Invisible City is about a journalist who discovers her family history by delving into the ultra-Orthodox Jewish community where her mother grew up. But Rebekah Roberts doesn’t start out looking for her past. She is covering the news of a Hasidic woman’s murder, a tragedy that the private Brooklyn community would rather keep to themselves. Julia Dahl’s novel is supported by her knowledge of working in newspapers as well as her research of the Hasidim living in Brooklyn. Rebekah is straddling both worlds–on the one hand she wants to investigate this murder that is seemingly being swept under the rug, but in the process she is reminded of why her Jewish mother left her and her father, to return to the Orthodox way of life.
5 Reason to Read:
Invisible City gives a small but compelling glimpse into the lives of the Hasidic women who care for their children, are devoutly religious, and have few opportunities.
The details of working as a stringer as Rebekah Roberts does ring true–the waiting, the uncertainty, seeing your byline on a story you investigated but didn’t write–Dahl captures this well.
Rebekah struggles with anxiety and depression while working on a story that could make or break her career–she is a character who is real and flawed.
You’ll learn a lot from reading this book, whether about journalism or Judaism. It is clear this is a well-researched novel.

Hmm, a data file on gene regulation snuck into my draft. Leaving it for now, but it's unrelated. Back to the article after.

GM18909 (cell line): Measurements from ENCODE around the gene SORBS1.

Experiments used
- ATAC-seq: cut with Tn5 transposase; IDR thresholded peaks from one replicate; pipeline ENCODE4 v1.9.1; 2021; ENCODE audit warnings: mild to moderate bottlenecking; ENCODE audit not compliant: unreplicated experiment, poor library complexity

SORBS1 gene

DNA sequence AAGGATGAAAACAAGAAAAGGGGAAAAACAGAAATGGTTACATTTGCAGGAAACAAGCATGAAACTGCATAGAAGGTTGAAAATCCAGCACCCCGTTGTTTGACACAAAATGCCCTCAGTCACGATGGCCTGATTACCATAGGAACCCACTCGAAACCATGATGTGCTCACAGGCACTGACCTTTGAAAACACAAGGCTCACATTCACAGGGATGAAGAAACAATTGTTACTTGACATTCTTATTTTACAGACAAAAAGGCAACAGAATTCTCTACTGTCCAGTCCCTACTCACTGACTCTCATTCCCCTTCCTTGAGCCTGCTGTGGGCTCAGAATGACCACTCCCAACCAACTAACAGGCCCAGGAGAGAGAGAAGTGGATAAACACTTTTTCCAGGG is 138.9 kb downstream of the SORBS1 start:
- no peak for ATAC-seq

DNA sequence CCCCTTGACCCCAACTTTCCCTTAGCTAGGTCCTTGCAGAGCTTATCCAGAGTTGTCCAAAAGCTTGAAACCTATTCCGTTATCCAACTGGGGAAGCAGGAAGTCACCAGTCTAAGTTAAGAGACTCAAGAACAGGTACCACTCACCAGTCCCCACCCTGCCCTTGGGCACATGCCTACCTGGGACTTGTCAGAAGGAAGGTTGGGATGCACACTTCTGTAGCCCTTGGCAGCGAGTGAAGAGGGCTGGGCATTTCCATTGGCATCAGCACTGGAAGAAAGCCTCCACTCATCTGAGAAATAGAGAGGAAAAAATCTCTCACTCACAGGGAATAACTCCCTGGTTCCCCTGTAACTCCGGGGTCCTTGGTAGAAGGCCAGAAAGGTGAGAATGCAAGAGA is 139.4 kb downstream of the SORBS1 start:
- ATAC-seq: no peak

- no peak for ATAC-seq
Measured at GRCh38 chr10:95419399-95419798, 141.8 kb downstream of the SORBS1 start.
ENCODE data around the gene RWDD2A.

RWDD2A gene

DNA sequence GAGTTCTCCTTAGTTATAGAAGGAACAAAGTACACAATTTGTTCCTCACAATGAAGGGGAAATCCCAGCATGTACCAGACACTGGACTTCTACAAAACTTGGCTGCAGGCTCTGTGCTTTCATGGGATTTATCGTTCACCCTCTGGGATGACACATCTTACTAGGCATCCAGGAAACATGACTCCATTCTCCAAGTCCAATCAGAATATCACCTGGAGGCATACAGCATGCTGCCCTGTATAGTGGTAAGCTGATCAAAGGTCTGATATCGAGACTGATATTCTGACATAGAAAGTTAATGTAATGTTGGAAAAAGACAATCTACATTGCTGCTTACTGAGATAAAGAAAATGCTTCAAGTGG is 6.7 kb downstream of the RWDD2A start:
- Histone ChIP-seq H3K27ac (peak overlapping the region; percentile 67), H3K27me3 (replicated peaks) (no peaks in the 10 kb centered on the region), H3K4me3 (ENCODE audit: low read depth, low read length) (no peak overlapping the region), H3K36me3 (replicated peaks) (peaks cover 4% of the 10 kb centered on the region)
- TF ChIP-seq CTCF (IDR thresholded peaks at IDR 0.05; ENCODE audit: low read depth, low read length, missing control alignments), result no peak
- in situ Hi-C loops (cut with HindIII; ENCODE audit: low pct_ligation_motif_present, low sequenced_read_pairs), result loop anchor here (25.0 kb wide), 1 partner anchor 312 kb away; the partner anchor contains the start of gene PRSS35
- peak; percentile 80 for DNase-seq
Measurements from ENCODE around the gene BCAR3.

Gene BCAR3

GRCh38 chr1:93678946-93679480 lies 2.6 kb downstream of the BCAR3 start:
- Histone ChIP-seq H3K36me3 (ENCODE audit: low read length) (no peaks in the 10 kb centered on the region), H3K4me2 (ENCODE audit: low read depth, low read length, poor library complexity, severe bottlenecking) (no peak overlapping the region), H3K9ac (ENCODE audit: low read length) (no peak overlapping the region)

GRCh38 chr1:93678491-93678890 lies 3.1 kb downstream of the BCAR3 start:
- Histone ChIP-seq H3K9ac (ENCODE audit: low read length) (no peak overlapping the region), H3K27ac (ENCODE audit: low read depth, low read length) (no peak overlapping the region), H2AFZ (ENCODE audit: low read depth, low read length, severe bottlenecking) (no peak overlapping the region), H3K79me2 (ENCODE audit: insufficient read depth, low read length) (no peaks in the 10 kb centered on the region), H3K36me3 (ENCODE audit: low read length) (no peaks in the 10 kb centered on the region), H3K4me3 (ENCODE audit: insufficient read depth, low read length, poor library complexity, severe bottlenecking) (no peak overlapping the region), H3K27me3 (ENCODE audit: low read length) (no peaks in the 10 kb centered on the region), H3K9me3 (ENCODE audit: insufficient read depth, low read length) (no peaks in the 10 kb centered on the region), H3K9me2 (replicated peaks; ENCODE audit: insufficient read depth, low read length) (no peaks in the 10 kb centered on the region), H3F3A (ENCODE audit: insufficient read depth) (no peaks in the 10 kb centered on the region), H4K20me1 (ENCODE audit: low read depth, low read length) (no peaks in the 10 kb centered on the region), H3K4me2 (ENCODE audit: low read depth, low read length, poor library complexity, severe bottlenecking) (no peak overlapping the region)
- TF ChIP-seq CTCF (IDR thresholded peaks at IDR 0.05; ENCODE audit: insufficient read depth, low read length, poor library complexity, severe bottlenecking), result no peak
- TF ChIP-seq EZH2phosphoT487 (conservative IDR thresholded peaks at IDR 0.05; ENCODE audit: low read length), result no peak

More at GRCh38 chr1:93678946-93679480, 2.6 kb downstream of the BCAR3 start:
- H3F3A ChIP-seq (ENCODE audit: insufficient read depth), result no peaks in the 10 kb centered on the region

This is one of those mysteries that barrels along with such a force you’ll have to hold on, but at the same time it is perfectly paced and carefully written with great precision.
When I first moved to New York City, I was feeling slow and sluggish. Although the city itself was energizing and living in Greenwich Village provided me with new things to explore daily, I was exhausted from the previous months of commuting. While commuting I would trudge through the hell that is Port Authority, board a crowded, smelly bus, and then drive home to my parents’ house where I would scarf down dinner and plant myself on the couch or in bed only to wake up and do it all over again. When I moved, I had the freedom of a shorter commute and more time after work. My friend introduced to me the NYC-studio of Dasha Libin Anderson and her class Kettlebell Kickboxing. The first class I was so scared I would pass out or puke. But I didn’t. Anderson’s class combines martial arts and kettlebells with High Intensity Interval Training (HIIT). I was hooked after the first class for two reasons: 1. Kettlebells are so versatile. 2. I felt energized and empowered. The way that Anderson’s body looks–sculpted and strong–was something I was looking for and wasn’t finding on the treadmill or elliptical. I started seeing a lot of progress not only in the tone of my muscles but also in my pant size and on the scale. But more importantly, I wanted to train harder to improve myself physically and mentally. I had fallen in love with kettlebells and the way training with them made me feel. Moving to Jersey City, I wasn’t able to attend classes every week at Anderson’s studio, but I purchased her DVD set (Kettlebell Kickboxing The Body Series 11 DVD Set & Nutrition Guide) to work out with kettlebells at home. The DVDs are just as engaging because Anderson mixes up every move to engage multiple muscle groups and challenge your flexibility, mobility, strength, and endurance. The moment I heard that Anderson was writing a book, I had to get my hands on it. The 325-page book is your definitive guide to kettlebells, but more than that Anderson encourages you “to be confident to take action and opportunities because our strong, agile, healthy, and fit bodies can move and bend and lift and push and pull and live.” If you’re looking for a fitness program that shows you the moves to sculpt your body, gives you exercises to do and a plan to follow, and provides empowering advice to maximize your results–this is it.